Closing America's Education Funding Gaps - First-of-Its-Kind Report from The Century Foundation
America is in the midst of a profound political reckoning. Against the backdrop of an unprecedented public health crisis and steadily rising death toll, a historically deep economic recession, and widespread protests against police brutality and racial injustice, people across the country are awakening and grappling anew with longstanding issues of inequality, opportunity, and justice—and confronting the hard truths of the American experience for people of color.
One of the starkest examples of this inequality, as well as a leading cause of it, is our nation’s highly unequal and highly segregated K–12 public education system. By underinvesting in our public schools, we rob millions of American children—particularly Black, brown, and low-income children—of the opportunity to succeed. Inequality, in effect, begins at birth.
While we have known for decades that the United States is failing in its commitment to provide equal educational opportunity, there is far less consensus and understanding of how to reverse these trends. Now, for the first time ever, The Century Foundation (TCF) has calculated the level of investment needed to lift up every student in the country that is currently falling behind. In other words, in this report we estimate what it would cost to provide each child in America—no matter their background—with the opportunity to succeed in school.
Inequality begins in childhood: The United States is underfunding our public schools by nearly $150 billion annually, robbing millions of children—predominantly minority and low-income children—of the opportunity to succeed.
We can begin to restore the promise of public education by simply investing more in our students and in our schools. A wide-ranging and rigorous body of research makes it clear: spending matters in education. More specifically, greater investments in schools translate to improved student outcomes, and these outcomes are more pronounced and significant for low-income and minority students.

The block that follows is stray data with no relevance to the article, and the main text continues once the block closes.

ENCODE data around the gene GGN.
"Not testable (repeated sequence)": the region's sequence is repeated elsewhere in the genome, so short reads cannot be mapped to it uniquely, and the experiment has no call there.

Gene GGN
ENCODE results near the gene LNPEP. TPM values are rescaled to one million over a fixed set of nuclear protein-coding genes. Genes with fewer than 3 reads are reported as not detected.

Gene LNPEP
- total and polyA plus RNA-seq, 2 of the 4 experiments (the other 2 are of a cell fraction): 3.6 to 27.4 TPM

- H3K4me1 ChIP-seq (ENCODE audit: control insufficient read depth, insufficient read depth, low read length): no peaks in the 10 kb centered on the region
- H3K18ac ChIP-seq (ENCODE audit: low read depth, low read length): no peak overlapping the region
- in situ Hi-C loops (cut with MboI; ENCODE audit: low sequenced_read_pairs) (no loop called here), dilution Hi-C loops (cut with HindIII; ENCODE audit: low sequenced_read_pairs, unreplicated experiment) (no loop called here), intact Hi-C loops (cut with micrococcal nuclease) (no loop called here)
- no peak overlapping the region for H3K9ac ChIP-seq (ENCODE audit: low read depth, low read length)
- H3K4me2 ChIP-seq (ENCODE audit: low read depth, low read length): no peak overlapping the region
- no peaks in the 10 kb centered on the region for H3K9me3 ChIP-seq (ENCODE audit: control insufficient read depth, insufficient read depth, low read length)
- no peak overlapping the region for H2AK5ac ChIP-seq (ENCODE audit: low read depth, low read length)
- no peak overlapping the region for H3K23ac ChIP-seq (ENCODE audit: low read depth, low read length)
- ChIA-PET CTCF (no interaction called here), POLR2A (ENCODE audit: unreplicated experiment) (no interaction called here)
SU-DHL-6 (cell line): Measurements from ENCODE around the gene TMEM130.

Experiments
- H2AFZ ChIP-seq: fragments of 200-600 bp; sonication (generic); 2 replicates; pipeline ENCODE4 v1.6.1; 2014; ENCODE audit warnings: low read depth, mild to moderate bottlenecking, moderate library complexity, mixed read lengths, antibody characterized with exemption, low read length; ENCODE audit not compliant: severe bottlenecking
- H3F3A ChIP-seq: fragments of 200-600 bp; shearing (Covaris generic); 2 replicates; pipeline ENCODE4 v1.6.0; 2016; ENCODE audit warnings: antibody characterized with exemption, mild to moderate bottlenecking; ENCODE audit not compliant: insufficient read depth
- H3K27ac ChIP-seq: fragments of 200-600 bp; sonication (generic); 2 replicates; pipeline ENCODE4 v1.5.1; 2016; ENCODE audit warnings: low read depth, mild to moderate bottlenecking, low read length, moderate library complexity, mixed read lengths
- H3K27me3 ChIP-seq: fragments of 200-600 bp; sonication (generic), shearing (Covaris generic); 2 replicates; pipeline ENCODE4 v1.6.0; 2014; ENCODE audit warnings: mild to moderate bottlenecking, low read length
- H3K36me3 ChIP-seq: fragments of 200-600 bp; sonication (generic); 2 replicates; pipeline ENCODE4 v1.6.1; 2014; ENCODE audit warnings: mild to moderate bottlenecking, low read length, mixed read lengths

Across a range of metrics, U.S. students score lower than students in other developed nations, and these outcomes vary significantly along racial, ethnic, and socioeconomic lines. At the same time, state- and district-level data show wide variation in educational spending across the country. Some school districts and states spend vastly more per pupil, and pay educators much higher wages, than others. Not surprisingly, variation in education spending largely overlaps with variation in student outcomes. In general, where states invest more in public schools, students tend to achieve higher scores and perform better.
To calculate exactly “how much” more spending is needed, TCF partnered with the nation’s leading school finance expert, Bruce D. Baker, Ed.D., of Rutgers University Graduate School of Education, to develop a first-of-its-kind national cost model study. Our model estimates what it would cost for students to achieve national average outcomes on reading and math assessments by 2021 for every school district in the country, more than 13,000 in total.
For the majority of school districts in the country (7,224 in total, serving almost two-thirds of public school students, or more than 30 million children in total), bringing students up to the nation’s current average outcomes requires greater public investment, enough to fill what we call a “funding gap.” The remaining districts currently provide funding at or above what our model estimates is needed to achieve average outcomes, and thus have no funding gap.1
We have visualized the findings of the model in a nationwide map, available above. The interactive map allows users to identify what, if any, funding gap exists for a particular school district or state. It includes estimates for both aggregate and per-pupil funding gaps in each school district and state, which serve to tell us the following:
- Aggregate funding gaps provide the overall scope of the investment needed in each jurisdiction. In districts and states with larger populations of students, these aggregate gaps will be larger.
- Per-pupil funding gaps, on the other hand, allow comparisons across districts and states, irrespective of population size.
In addition, we include two different estimates for what it would cost to close the gap:
- The first represents the cost to states and districts if they acted swiftly to close the gap within one year.
- The second represents the costs to localities if they scale up and phase in spending over five years to close the gap (the map below)...